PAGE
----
Some courts hold that notice is not required to be sent to a tribe in voluntary adoptive placements. Catholic Soc. Servs., Inc. v. C.A.A., 783 P.2d 1159 (Alaska 1990). Several practical reasons dictate that notice be given to a tribe in voluntary child custody proceedings. For one, once parental rights have been terminated, particularly in a matter involving a child who resides or is domiciled on the reservation, the tribes interest in the child becomes paramount, and the ICWA anticipates tribal involvement in voluntary foster care placement and termination of parental rights proceedings through transfer and intervention petitions, 1911(b)-(c), and in placement decisions. 25 U.S.C. 1915; Miss. Band of Choctaw Indians v. Holyfield, 490 U.S. 30, 49 (1989). For another, it not uncommon that voluntary placements later convert to involuntary child custody proceedings in which notice is required.
Yes. State courts must follow the ICWAs placement preference in adoptive and pre-adoptive placements. 25 U.S.C. 1915(a)-(b). This requirement corresponds to the ICWAs goal of placing Indian children in foster or adoptive homes which will reflect the unique values of Indian culture. 25 U.S.C. 1902; H.R. REP. NO. 95-1386, at 8 (1978).
Section 1915(a) provides, [i]n any adoptive placement of an Indian child under State law, a preference shall be given, in the absence of good cause to the contrary, to a placement with (1) a member of the childs extended family; (2) other members of the Indian childs tribe; or (3) other Indian families. The ICWA also provides that in meeting the preference requirements of this section, courts shall apply a standard of the prevailing social and cultural standards of the Indian community in which the parent or extended family resides or with which the parent or extended family members maintain social and cultural ties. 25 U.S.C. 1915(d).
It also is important to note that a tribe may establish a different order of preference by tribal law and resolution which must be followed in state court placements so long as the placement is the least restrictive setting appropriate to the particular needs of the child. 25 U.S.C. 1915(c). See also FAQ 16.5, Placement.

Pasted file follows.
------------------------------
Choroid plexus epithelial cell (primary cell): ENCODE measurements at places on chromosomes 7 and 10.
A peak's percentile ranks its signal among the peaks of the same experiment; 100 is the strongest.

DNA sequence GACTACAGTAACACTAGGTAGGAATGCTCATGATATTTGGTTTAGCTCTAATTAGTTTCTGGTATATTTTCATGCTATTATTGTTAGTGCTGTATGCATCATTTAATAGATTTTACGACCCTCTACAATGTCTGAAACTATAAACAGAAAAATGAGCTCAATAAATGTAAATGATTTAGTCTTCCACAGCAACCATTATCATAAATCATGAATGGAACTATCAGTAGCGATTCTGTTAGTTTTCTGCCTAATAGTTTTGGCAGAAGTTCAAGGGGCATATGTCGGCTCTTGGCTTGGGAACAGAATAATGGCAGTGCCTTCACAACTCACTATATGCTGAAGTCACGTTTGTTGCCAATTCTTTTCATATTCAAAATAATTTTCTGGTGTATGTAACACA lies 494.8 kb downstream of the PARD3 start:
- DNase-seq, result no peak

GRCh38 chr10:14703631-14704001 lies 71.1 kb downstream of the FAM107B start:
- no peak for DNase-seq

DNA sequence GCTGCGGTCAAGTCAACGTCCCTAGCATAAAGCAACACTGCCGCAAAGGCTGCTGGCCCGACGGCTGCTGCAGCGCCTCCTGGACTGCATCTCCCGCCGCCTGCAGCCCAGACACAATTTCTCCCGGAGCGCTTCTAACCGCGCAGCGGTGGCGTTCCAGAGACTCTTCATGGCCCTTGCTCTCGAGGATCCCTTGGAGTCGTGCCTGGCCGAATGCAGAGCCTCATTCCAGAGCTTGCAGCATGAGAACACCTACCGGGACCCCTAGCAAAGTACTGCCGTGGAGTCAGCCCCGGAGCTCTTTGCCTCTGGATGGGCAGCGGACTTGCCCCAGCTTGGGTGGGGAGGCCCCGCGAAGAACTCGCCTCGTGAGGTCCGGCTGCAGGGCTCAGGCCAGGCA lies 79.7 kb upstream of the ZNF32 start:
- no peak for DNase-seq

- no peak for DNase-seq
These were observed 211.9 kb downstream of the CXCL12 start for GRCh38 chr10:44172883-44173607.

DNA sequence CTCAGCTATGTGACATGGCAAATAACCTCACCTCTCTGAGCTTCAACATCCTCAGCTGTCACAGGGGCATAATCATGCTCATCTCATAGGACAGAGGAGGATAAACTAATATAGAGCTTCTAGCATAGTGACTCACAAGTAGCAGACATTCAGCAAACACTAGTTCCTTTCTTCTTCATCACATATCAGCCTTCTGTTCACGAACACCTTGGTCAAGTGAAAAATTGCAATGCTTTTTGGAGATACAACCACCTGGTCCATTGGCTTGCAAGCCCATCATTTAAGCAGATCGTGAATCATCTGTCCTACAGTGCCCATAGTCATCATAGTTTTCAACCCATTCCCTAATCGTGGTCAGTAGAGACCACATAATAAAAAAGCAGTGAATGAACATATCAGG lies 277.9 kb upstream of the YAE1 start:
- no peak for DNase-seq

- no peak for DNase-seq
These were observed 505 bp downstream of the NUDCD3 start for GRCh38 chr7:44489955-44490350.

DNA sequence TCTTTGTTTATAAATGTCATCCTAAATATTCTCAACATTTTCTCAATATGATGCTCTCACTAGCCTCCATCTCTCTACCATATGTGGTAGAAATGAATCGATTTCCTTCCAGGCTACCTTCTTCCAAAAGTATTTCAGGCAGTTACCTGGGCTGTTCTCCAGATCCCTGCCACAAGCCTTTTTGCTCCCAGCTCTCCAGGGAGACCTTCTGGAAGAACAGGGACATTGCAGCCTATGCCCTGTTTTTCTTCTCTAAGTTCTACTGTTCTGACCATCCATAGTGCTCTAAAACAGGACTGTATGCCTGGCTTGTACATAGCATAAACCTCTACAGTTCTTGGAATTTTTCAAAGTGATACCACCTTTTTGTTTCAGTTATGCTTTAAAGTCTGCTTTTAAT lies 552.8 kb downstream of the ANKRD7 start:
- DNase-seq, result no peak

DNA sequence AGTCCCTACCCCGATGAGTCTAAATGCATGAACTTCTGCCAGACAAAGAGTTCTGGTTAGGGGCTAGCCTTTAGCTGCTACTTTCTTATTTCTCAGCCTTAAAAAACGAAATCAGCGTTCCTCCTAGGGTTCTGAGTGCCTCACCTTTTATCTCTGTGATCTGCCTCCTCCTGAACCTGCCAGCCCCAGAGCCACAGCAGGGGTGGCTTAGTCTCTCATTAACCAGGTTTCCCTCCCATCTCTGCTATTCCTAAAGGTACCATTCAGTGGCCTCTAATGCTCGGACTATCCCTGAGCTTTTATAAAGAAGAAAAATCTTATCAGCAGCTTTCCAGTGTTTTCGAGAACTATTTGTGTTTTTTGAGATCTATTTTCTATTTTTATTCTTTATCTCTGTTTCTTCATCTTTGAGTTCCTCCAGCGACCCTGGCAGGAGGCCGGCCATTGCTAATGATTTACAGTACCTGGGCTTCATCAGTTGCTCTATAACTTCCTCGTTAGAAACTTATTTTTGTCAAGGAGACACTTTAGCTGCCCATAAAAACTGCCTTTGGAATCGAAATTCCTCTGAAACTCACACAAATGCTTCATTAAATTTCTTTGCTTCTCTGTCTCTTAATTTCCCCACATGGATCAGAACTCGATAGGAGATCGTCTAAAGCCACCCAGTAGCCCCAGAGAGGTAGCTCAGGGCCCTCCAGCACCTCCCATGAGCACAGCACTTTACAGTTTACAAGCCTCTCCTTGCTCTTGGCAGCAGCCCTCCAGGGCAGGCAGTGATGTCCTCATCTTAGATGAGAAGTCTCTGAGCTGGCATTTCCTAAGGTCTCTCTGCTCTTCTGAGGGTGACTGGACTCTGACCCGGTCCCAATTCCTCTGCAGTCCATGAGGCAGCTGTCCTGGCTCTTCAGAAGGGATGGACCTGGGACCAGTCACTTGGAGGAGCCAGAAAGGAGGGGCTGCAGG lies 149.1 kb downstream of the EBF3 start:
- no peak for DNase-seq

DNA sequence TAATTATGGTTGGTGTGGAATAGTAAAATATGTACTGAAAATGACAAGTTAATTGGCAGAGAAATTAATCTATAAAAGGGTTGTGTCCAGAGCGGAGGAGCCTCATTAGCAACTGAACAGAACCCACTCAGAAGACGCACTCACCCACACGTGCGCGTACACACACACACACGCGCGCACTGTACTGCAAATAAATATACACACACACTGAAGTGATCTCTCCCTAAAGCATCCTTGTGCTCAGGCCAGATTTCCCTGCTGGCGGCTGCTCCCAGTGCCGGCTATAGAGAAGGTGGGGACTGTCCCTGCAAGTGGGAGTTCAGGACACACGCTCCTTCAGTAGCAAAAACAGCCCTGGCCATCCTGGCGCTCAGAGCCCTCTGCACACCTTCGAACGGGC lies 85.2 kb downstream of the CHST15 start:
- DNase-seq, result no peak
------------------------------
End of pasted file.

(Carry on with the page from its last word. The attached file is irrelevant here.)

1915(a) of the ICWA permits state courts to deviate from the placement preference upon a showing of good cause to the contrary. In addition, the burden of establishing the existence of good cause not to follow the placement preferences rests with the party seeking the deviation. Indian Child Custody Proceedings, 44 Fed. Reg. 67,584, 67,594, (Bureau of Indian Affairs Nov. 26 1979) (guidelines for state courts). While the term good cause is not defined in the ICWA, the BIA Guidelines suggest three grounds to deviate from the preferences. For the purposes of adoptive placement, a determination of good cause not to follow the order of preference shall be based on one or more of the following considerations: (i) The request of the biological parents or the child when the child is of sufficient age. (ii) The extraordinary physical needs of the child as established by testimony of a qualified expert witness. (iii) The unavailability of suitable families for placement after a diligent search has been completed for families meeting the preference criteria. Indian Child Custody Proceedings, 44 Fed. Reg. at 67,594. See also FAQ 16.4 , Placement.
There is a split in authority on what burden of persuasion is required to show good cause. The Minnesota Supreme Court has stated that clear and convincing evidence is required while the Alaska Supreme Court has held that a preponderance of the evidence will suffice. See In re S.E.G. (S.E.G. II), 521 N.W.2d 357 (Minn. 1994); In re N.P.S., 868 P.2d 934 (Alaska 1994). See also FAQ 16.4, Placement.
Generally, to participate in or be entitled to tribal benefits, a person must be recognized as a member of the tribe, usually through formal enrollment in the tribe. Membership is an internal matter within the tribes exclusive authority. Santa Clara Pueblo v. Martinez, 436 U.S. 49 (1978). An Indian child who has been adopted may become enrolled in a tribe depending on the tribes membership and enrollment criteria. The membership process may be a complicated process where the birth parents have requested that their identities be kept confidential, the original birth certificates have been modified and the court records are sealed. In an open adoption or customary adoption under tribal law, the childs tribal affiliation may be more readily established.
The ICWA specifically authorizes an adopted Indian child to obtain information about his or her tribal affiliation upon attaining the age of eighteen. Section 1917 permits the individual to receive information about his or her tribal affiliation and other information as may be necessary to protect any rights flowing from the individuals tribal relationship. See FAQ 15, Access to Adoption Records.